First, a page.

Finding oil. The petroleum industry has long relied on microfossils in sediment cores obtained while drilling - for geologic age determination, and for determining the palaeoenvironmental conditions (hopefully favourable to oil formation) prevailing when the sediment was originally deposited. Most companies have had large staffs of micropalaeontologists, and exploration wells usually had a micropalaeontologist "on-site" during drilling operations. In the last decades micropaleontology has been increasingly supplemented by geochemical and particularly geophysical techniques. However, as the search for oil focuses ever more on smaller, more palaeoenvironmentally determined deposits, there has been a renewed need for the unique data provided by microfossils. In many cases, this new work is being done at least partly by re-examining older collections of microfossil material obtained during drilling from previous decades. That this can bring economic benefits has been dramatically demonstrated recently in the North Sea. There, a team of micropalaeontologists, stimulated by academic advances in microfossil taxonomy, and by the development of new preparation and imaging techniques, decided to re-examine the industry's extensive collections of microfossil material obtained from several decades of drilling for oil in the North Sea. Based on this re-examination of collection material, the scientists were able to improve the temporal resolution of the biostratigraphy used in the North Sea by a factor of 3, which was then in turn used to identify numerous new drilling targets that had not been visible to geochemical and geophysical methods alone. Although many of these targets have yet to be drilled, industry specialists estimate that up to 1 Billion barrels of new oil may have been located by this work.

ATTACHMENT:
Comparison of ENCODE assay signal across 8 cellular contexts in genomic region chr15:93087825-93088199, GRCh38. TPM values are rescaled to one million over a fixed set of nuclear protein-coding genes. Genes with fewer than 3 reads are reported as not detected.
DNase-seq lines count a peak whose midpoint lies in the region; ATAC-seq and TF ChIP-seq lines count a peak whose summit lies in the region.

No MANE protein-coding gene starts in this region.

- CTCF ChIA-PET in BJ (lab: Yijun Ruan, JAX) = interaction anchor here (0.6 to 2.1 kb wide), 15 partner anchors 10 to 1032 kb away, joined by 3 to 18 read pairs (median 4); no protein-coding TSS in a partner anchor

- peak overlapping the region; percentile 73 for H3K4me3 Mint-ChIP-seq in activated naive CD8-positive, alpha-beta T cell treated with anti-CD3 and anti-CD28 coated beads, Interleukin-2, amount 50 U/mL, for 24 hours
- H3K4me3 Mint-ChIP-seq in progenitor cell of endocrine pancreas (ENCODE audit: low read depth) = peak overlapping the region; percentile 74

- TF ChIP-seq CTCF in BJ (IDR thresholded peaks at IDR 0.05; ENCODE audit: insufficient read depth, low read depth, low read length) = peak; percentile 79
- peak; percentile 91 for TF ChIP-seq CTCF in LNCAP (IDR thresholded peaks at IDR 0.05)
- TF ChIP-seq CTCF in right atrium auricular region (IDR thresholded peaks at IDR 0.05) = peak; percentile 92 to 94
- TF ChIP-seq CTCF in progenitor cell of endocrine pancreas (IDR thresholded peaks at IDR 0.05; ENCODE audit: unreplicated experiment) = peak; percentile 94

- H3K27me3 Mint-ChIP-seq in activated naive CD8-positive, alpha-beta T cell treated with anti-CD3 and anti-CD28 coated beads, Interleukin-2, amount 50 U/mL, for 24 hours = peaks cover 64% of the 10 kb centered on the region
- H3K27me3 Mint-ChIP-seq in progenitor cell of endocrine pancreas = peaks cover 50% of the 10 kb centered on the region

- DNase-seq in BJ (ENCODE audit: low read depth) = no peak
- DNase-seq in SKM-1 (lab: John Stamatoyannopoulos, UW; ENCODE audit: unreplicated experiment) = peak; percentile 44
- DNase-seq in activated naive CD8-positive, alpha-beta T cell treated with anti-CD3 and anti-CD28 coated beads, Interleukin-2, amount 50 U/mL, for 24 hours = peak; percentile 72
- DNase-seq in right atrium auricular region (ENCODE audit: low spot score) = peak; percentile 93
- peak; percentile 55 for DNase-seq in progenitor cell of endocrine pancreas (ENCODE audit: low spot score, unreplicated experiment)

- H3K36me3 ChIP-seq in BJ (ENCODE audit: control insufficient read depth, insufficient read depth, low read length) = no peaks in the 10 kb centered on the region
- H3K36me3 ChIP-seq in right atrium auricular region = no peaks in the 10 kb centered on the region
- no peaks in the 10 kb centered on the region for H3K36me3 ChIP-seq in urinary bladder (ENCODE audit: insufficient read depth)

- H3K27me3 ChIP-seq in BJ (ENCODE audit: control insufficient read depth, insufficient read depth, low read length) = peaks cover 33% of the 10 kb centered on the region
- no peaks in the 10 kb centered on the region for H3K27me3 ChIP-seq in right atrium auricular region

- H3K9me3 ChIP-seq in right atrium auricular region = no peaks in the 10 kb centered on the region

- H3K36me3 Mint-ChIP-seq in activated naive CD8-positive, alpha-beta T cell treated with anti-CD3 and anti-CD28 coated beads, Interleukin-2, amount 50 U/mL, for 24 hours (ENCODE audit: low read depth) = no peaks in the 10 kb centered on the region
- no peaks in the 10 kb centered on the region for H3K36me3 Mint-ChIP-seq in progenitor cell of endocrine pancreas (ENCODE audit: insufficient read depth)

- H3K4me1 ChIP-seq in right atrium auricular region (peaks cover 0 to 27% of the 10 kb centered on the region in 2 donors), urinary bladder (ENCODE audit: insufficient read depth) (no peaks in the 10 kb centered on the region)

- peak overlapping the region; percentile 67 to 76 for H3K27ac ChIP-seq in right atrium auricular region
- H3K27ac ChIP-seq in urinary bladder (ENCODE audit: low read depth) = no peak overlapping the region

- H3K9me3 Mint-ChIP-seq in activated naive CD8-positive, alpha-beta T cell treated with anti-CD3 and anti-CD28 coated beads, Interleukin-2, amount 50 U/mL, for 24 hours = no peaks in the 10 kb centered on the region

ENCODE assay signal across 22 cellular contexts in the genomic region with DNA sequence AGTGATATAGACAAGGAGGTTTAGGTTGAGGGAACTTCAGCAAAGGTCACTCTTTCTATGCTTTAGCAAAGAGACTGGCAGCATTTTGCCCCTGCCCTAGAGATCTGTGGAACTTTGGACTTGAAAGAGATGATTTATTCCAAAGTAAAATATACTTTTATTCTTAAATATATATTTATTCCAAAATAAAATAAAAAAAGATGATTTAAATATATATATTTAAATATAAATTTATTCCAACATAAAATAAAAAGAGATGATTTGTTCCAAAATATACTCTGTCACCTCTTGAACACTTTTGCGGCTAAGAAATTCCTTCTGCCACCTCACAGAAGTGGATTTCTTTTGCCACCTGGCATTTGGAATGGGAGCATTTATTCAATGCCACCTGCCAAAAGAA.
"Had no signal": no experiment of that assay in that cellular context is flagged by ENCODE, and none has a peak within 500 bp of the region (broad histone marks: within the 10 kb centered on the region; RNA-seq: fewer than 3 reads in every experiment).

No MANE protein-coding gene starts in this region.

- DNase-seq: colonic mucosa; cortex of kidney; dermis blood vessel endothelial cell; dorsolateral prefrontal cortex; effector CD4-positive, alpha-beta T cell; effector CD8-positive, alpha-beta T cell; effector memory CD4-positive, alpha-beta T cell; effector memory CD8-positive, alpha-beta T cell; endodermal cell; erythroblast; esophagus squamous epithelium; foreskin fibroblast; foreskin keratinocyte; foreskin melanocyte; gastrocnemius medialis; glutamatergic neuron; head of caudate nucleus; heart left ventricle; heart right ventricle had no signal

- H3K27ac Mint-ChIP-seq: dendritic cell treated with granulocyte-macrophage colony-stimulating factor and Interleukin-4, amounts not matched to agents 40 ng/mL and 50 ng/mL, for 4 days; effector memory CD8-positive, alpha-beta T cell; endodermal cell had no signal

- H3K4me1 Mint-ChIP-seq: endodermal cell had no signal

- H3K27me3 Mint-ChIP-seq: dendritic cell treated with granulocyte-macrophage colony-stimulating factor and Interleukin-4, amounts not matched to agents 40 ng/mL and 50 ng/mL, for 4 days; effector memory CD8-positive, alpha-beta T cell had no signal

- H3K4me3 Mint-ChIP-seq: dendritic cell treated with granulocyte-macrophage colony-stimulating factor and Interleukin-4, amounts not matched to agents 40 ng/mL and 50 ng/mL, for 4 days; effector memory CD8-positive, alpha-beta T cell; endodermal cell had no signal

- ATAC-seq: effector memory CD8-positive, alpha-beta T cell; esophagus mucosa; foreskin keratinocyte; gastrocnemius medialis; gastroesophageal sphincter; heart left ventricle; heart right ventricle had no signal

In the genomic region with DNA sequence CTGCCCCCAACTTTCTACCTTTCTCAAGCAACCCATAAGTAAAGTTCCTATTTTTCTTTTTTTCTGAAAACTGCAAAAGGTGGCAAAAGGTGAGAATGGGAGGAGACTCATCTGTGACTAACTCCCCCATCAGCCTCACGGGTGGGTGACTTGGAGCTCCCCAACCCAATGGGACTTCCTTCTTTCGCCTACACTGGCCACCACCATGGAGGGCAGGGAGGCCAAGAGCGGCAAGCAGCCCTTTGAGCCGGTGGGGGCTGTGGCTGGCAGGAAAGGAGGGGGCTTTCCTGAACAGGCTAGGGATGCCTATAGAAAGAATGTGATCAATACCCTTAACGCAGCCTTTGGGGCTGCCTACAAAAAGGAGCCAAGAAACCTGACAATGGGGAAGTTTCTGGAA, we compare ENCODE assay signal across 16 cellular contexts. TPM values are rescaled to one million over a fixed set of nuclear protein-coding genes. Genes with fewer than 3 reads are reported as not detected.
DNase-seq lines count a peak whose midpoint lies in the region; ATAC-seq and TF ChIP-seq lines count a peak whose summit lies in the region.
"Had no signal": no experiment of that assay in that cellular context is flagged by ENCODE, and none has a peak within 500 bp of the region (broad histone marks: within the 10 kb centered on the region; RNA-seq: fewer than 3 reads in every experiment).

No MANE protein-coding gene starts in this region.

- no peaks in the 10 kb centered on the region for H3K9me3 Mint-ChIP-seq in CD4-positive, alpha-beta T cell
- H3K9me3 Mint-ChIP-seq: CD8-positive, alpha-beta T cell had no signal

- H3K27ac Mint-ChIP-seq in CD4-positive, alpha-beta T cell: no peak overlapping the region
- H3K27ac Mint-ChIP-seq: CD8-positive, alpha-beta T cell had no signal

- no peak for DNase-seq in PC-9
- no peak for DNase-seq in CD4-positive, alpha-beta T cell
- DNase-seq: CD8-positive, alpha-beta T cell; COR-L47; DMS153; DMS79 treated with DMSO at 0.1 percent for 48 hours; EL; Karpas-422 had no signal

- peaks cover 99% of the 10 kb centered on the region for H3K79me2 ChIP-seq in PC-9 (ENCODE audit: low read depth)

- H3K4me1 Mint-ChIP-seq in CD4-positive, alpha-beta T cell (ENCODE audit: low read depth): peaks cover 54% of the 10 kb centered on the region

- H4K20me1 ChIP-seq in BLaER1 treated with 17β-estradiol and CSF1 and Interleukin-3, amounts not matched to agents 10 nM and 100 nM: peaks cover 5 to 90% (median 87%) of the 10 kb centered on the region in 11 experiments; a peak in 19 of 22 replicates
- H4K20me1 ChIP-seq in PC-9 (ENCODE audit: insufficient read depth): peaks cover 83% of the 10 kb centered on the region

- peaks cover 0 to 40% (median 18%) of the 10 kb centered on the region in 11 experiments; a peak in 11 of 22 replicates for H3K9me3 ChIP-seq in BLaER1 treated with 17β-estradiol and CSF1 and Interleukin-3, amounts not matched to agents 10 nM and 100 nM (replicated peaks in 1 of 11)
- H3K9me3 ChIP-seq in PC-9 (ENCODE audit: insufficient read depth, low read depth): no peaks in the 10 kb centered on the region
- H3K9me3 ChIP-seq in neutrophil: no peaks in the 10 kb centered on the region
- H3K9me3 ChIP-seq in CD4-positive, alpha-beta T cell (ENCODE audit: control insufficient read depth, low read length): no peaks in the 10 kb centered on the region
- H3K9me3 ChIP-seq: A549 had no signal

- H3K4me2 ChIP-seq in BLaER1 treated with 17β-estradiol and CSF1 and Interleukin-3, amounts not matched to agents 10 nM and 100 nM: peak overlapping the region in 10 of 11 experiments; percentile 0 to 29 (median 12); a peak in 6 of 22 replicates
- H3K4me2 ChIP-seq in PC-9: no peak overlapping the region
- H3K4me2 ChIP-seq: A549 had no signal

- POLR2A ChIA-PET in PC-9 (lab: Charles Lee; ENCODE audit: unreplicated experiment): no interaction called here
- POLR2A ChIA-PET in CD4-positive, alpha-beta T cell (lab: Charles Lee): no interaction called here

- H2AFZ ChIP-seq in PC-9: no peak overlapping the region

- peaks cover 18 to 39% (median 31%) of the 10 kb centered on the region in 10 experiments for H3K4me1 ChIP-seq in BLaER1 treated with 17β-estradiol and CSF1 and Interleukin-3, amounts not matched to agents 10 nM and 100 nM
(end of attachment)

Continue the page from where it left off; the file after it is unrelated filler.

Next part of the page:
The links between palaeontological collections and valuable contributions to science and society are not always visible to the public, and indeed are often made only through a long chain of intermediate steps. Yet the links are nonetheless extremely strong. Although it is possible - at least in Hollywood - to make money purely out of palaeontological imagery, real world scientists need real-world materials to support their work. Without palaeontological collections, palaeontology would be a crippled discipline, and the users of palaeontological data - geologists, biologists, climatologists, and the oil industry, among others - would be hurt as well. Whether for academic knowledge, or applied research into the environment, or in searching for natural resources, palaeontological collections are an essential, and highly cost effective research tool.